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The Muslim Americans

A look at one of America’s fastest growing religions

In the Film »         About the Producers »

THE MUSLIM AMERICANS explores the diversity of Muslims in America today, focusing on communities’ experience after 9/11, and contrasting life for Muslims here in the United States compared to Muslims in Britain and Europe.

The film — produced in conjunction with THE NEWSHOUR WITH JIM LEHRER, looks at the ongoing conversation American Muslims are having about life in the United States, including assimilation, discrimination, Muslim youth, religion and politics. 


Mother Mosque in Cedar Rapids, Iowa, 1935. - Courtesy: Linn County History Center

Mother Mosque in Cedar Rapids, Iowa, 1935.


Overview of Muslims in America

Ray Suarez reports

Why haven’t Muslims in America been radicalized like some European Muslims? What is different in the United States? Muslims have a long history in the United States, dating back to the founding of the republic. Some of the first Muslims in America arrived as slaves, while others came from the Ottoman Empire to work as farmhands and peddlers. The oldest existing mosque in America, built in 1934, sits improbably on a quiet residential street in Cedar Rapids, Iowa. Today, the United States is home to one of the most diverse Muslim communities in the world, with a total population estimated between three and six million people. Ray Suarez reports on the challenges for Muslim Americans, both before and after 9/11.  

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Issues of Discrimination

Fred de Sam Lazaro reports

Correspondent Fred de Sam Lazaro examines the discrimination that many American-Muslims feel is now a fact of life.  Muslim charities are scrutinized, their houses of worship infiltrated and traveling can be a humiliating undertaking. This segment explores the fear, frustration and anxiety that American-Muslims experience in their everyday lives.

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On Faith and Religion

Spencer Michels reports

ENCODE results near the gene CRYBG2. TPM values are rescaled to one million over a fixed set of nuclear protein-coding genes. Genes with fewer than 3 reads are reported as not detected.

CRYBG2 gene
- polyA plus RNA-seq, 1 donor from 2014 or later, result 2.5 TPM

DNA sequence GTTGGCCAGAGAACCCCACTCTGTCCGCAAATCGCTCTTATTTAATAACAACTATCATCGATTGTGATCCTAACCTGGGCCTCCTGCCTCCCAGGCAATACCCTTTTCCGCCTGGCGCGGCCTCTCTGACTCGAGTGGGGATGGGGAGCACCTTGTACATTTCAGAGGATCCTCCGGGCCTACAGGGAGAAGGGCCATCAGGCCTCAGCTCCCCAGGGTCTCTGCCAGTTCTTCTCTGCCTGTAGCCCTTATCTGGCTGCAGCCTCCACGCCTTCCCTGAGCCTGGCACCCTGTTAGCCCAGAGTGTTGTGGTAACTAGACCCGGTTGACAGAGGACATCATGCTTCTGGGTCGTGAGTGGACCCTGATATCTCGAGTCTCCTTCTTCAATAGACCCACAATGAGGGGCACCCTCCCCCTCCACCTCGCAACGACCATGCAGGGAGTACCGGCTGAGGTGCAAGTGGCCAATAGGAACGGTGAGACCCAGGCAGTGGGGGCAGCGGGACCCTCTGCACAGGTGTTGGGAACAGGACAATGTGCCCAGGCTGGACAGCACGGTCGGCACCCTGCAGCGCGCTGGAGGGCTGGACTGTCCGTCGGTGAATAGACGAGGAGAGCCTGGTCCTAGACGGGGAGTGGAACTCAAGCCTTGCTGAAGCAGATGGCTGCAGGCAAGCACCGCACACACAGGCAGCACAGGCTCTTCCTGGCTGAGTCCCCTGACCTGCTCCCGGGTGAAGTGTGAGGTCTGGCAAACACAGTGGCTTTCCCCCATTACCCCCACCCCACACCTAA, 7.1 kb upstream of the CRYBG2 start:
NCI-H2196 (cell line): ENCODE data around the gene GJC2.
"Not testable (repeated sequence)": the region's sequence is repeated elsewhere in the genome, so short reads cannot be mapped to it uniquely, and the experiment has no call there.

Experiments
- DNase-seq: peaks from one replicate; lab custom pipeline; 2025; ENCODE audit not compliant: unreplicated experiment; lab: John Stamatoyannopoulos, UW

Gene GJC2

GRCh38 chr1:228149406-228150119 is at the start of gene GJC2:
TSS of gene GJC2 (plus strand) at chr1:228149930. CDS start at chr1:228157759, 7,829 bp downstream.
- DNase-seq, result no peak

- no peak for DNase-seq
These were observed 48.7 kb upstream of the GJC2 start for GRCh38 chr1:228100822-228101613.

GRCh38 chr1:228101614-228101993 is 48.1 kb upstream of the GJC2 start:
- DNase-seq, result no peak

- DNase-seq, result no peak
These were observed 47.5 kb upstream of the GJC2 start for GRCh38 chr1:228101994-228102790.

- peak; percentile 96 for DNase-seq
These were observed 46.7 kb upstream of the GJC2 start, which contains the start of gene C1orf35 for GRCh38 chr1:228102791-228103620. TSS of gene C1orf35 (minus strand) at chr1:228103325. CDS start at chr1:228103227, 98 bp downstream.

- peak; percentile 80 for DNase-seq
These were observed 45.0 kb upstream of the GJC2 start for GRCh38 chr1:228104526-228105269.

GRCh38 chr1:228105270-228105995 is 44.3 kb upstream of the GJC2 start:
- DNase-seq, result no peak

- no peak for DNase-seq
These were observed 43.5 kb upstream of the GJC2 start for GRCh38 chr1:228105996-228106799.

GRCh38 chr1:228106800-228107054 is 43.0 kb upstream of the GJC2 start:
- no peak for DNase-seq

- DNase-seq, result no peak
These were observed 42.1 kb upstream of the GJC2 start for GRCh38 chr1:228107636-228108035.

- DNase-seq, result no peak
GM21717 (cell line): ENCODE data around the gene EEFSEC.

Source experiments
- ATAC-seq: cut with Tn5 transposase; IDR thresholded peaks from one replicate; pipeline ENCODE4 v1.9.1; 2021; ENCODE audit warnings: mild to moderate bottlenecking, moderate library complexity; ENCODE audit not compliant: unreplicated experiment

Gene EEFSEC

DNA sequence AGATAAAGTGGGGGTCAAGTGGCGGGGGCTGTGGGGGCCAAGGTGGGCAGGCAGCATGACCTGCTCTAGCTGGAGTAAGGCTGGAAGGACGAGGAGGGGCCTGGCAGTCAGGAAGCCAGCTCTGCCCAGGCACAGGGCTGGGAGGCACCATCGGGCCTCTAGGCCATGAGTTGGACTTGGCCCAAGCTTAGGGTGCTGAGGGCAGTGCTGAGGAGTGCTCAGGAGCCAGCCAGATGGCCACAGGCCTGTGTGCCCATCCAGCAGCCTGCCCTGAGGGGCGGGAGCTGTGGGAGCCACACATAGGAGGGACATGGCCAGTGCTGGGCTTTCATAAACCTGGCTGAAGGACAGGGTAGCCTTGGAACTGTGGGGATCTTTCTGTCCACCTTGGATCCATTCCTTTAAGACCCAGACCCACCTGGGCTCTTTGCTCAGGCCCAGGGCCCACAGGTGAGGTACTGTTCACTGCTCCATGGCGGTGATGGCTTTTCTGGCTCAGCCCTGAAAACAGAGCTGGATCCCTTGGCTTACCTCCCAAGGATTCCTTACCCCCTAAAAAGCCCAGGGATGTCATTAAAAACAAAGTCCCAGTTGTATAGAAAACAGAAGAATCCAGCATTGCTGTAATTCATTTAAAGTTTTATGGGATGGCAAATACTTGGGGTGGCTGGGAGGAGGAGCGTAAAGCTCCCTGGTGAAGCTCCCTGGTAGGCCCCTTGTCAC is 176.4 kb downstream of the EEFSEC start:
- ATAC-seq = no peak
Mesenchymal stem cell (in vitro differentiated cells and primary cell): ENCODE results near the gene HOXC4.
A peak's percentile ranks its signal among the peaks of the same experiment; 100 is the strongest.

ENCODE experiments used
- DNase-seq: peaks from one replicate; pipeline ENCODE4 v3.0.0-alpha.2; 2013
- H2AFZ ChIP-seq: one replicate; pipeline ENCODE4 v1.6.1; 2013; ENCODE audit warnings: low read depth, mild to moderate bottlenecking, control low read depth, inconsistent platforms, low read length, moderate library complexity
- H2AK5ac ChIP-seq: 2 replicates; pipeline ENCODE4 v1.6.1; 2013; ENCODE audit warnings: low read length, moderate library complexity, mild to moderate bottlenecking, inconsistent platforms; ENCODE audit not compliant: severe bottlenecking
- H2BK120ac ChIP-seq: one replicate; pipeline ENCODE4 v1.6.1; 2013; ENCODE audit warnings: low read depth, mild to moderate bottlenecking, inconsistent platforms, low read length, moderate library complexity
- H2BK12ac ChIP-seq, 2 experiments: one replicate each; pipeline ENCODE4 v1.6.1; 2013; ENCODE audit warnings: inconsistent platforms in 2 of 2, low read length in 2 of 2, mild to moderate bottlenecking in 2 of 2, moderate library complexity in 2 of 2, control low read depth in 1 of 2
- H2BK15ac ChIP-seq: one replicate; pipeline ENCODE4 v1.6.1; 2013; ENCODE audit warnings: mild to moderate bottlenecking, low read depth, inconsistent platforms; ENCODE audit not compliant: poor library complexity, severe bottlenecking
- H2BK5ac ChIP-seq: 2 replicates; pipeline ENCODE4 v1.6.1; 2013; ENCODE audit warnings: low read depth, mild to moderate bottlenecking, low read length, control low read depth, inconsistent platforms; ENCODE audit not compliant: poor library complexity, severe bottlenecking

Thomas Jefferson’s Koran in the Library of Congress - Photo courtesy: Michaela McNichol/Library of Congress

Thomas Jefferson’s Koran in the Library of Congress

Since 9-11, attendance at mosques around the county has risen as American Muslims have chosen to practice their faith more openly and challenge the fundamentalist interpretation of Islam that justifies violence in the name of the religion.  New American Muslim spiritual leaders are stepping forward to teach an Islam that is tolerant, peaceful and in synch with American values and culture.   Among the most prominent is a California-based convert to Islam, Shaykh Hamza Yusuf.  His Zaytuna Institute is seeking to train a new generation of Islamic students and scholars who can forge an Islamic religious identity that is both uniquely American and also faithful to the traditional teachings of the Prophet Mohammad. 

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The Next Generation

Judy Woodruff reports

The challenges facing young Muslims today revolve around embracing who they are and how they fit into the larger fabric of America. Many are more observant than their parents, yet they are searching for a Muslim identity that allows them to integrate American culture while being true to Islam.

Historically a social gathering point for university students, Muslim Student Associations are faced with the dual challenges of integrating the differing immigrant and indigenous Muslim cultures while taking on the task of serving as ambassadors of their faith…reaching out to non-Muslims to forge a greater understanding of Islam.

And one young Muslim is using hip-hop and pop culture to inspire young people to join his effort to build alliances across religious and ethnic boundaries to address the social problems facing Chicago’s disenfranchised inner-city residents.

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Maryland’s first elected Muslim official, Saqib Ali, is sworn in.- Photo courtesy: Michaela McNichol/Library of Congress

Maryland’s first elected Muslim official, Saqib Ali, is sworn in.

American Muslims in Politics

Robert MacNeil reports

Before September 11th, the American Muslim community showed little appetite for large-scale political participation. A large number of Muslims were relatively recent immigrants to the United States, focused on settling down, raising their children and earning a living. Many came from dictatorships – countries where the democratic process was either completely unknown, or largely irrelevant, so they didn't trust the system. 

September 11th accelerated the community’s learning curve dramatically. Now, Muslims are realizing they must stand up for their rights, as minorities before them have done, and voice their concerns about issues involving civil liberties, immigration law, and the Patriot Act.   9/11 galvanized Muslim Americans and forced them to become active participants in the political system, through advocacy and by running for office.

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